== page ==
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I was improvising a meandering loop around the common and back to the trig. There’s a great deal of open access land on and around Hutton Roof, much of which I’ve never explored. This stile was beckoning me into one such area, on the north side, heading down towards Cockshot Hill. On this occasion I resisted the temptation, reasoning that I would be heading away from the sun and in to shadow, but I shall have to go back soon and see where this leads me.

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Ingleborough in shadow.

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I think that this notable feature is Blasterfoot Gap, but if I were you, I wouldn’t take my word for it.

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Blasterfoot Gap again. Perhaps.

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Farleton Fell with the Lakeland Fells behind.

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Another limestone edge.

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Limestone Pavement.

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Eventually I wound my way back to the trig and then retraced my steps back to the car. Some time I shall have to bring a stove and some warmer clothes to watch the sunset from here.

Hutton Roof Ramble

Hutton Roof – The Case of the Missing Trig Pillar

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Rumours about the demise of this blog are, I understand, circulating like wildfire, causing consternation and distress amongst our legion of fan. I thought I’d better do something about it, to whit: getting my arse into gear.

So -  back in the summer, when daylight, and even sunshine, were in plentiful supply, I was joined by A and B and our friend Beaver B (no, I shan’t explain….oh well, go on then, suffice to say it’s more to do with Boy Scouting than Wild-West-Frontier animal skinning type activities) for an afternoon stroll on Hutton Roof.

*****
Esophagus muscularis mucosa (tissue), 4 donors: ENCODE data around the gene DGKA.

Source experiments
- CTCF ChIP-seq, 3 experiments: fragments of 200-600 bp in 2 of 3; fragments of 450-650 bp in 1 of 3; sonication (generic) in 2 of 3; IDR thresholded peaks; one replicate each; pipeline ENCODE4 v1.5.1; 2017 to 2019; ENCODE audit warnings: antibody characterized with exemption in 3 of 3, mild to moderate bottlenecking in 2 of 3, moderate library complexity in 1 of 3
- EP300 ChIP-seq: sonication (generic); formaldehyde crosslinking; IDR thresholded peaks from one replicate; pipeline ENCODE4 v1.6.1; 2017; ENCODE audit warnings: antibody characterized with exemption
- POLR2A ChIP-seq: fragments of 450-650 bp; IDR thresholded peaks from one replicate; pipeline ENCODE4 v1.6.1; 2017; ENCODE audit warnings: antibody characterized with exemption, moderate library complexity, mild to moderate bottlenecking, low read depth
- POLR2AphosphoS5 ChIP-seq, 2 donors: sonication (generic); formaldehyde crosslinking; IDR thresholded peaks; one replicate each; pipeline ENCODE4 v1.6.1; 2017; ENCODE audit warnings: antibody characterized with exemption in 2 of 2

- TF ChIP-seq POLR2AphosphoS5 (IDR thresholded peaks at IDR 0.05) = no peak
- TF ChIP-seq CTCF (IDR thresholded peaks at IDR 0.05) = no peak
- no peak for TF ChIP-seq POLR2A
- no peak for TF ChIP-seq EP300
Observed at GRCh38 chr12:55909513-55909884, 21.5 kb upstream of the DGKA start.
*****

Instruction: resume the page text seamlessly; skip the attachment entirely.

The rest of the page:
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We pulled off the Clawthorpe road and headed up via Lancelot Clark Storth, a Wildlife Trust Nature Reserve. Every time I come this way, I seem to find a different path to follow. So eventually we reached high ground in an unfamiliar spot and with no sign of the top. We followed a promising looking path.

Which brought us to a large cairn….

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…which I recognised. I’d climbed up to it, I thought, from one of the principal paths across Hutton Roof on a previous visit. "The main path is just down there" I said. But scrambling down the small limestone edge through dense scrub to a path which I vaguely recalled might be nearby didn’t seem a very attractive option. There followed a good half-hour, or maybe more, of wandering aimlessly in convoluted spirals and curlicues looking for a significant path, a recognisable landmark or the elusive trig pillar. Beaver B has a dodgy ankle, but if he resented my useless navigation and our fruitless search across broken limestone pavements and tussocky grasslands, he hid it well.

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B found lots of these elegant little snails in a tree. We tried some hazelnuts, which seem to have been both large and abundant this year.

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The heather was flowering. It always impresses me that this ericaceous plant grows on the limestone hills roundabout. I’m sure I read somewhere that this is a result of pockets of acid soil which date back to ash from the Borrowdale volcanoes.

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We never did find the top. Eventually we returned to the prominent cairn, and almost immediately found an easy way down to the path, which, it transpired, was exactly where I’d thought it would be. Which was little comfort after all the navigational incompetence which had preceded this realisation.

Fabulous spot Hutton Roof, I really should get there more often.

Hutton Roof – The Case of the Missing Trig Pillar